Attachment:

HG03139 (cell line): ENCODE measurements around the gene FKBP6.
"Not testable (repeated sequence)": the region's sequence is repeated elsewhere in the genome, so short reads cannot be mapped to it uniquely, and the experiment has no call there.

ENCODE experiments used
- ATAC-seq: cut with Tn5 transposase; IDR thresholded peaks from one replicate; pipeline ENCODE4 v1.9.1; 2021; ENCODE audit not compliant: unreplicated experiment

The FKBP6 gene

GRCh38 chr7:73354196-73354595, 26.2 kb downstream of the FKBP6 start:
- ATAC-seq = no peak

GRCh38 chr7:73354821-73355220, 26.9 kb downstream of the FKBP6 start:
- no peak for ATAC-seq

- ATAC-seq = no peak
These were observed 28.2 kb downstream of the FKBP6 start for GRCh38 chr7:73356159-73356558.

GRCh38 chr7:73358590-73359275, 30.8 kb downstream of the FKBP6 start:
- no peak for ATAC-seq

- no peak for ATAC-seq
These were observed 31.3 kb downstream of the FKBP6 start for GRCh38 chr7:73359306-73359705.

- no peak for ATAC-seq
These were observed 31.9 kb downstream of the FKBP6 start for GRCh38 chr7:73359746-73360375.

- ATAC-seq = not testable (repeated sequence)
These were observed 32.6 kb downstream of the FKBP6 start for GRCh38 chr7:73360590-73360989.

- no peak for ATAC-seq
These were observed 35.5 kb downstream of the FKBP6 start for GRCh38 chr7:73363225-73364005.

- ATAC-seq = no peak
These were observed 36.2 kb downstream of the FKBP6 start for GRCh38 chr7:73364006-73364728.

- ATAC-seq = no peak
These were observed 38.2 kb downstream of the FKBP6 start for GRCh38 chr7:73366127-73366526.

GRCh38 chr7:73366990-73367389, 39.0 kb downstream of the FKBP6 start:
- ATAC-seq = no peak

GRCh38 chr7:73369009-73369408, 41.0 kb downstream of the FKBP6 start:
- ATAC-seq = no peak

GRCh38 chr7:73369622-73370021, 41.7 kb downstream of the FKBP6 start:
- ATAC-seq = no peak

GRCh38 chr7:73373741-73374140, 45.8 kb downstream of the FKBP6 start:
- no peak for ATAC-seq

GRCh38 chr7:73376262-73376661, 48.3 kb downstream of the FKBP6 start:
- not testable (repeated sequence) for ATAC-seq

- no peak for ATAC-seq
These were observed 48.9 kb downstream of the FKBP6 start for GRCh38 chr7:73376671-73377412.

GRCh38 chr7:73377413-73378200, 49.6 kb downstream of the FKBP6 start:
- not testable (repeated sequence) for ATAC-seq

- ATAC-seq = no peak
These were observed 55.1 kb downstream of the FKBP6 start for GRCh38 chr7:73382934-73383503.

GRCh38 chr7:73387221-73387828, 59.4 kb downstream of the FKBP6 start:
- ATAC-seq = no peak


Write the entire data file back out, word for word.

HG03139 (cell line): ENCODE measurements around the gene FKBP6.
"Not testable (repeated sequence)": the region's sequence is repeated elsewhere in the genome, so short reads cannot be mapped to it uniquely, and the experiment has no call there.

ENCODE experiments used
- ATAC-seq: cut with Tn5 transposase; IDR thresholded peaks from one replicate; pipeline ENCODE4 v1.9.1; 2021; ENCODE audit not compliant: unreplicated experiment

The FKBP6 gene

GRCh38 chr7:73354196-73354595, 26.2 kb downstream of the FKBP6 start:
- ATAC-seq = no peak

GRCh38 chr7:73354821-73355220, 26.9 kb downstream of the FKBP6 start:
- no peak for ATAC-seq

- ATAC-seq = no peak
These were observed 28.2 kb downstream of the FKBP6 start for GRCh38 chr7:73356159-73356558.

GRCh38 chr7:73358590-73359275, 30.8 kb downstream of the FKBP6 start:
- no peak for ATAC-seq

- no peak for ATAC-seq
These were observed 31.3 kb downstream of the FKBP6 start for GRCh38 chr7:73359306-73359705.

- no peak for ATAC-seq
These were observed 31.9 kb downstream of the FKBP6 start for GRCh38 chr7:73359746-73360375.

- ATAC-seq = not testable (repeated sequence)
These were observed 32.6 kb downstream of the FKBP6 start for GRCh38 chr7:73360590-73360989.

- no peak for ATAC-seq
These were observed 35.5 kb downstream of the FKBP6 start for GRCh38 chr7:73363225-73364005.

- ATAC-seq = no peak
These were observed 36.2 kb downstream of the FKBP6 start for GRCh38 chr7:73364006-73364728.

- ATAC-seq = no peak
These were observed 38.2 kb downstream of the FKBP6 start for GRCh38 chr7:73366127-73366526.

GRCh38 chr7:73366990-73367389, 39.0 kb downstream of the FKBP6 start:
- ATAC-seq = no peak

GRCh38 chr7:73369009-73369408, 41.0 kb downstream of the FKBP6 start:
- ATAC-seq = no peak

GRCh38 chr7:73369622-73370021, 41.7 kb downstream of the FKBP6 start:
- ATAC-seq = no peak

GRCh38 chr7:73373741-73374140, 45.8 kb downstream of the FKBP6 start:
- no peak for ATAC-seq

GRCh38 chr7:73376262-73376661, 48.3 kb downstream of the FKBP6 start:
- not testable (repeated sequence) for ATAC-seq

- no peak for ATAC-seq
These were observed 48.9 kb downstream of the FKBP6 start for GRCh38 chr7:73376671-73377412.

GRCh38 chr7:73377413-73378200, 49.6 kb downstream of the FKBP6 start:
- not testable (repeated sequence) for ATAC-seq

- ATAC-seq = no peak
These were observed 55.1 kb downstream of the FKBP6 start for GRCh38 chr7:73382934-73383503.

GRCh38 chr7:73387221-73387828, 59.4 kb downstream of the FKBP6 start:
- ATAC-seq = no peak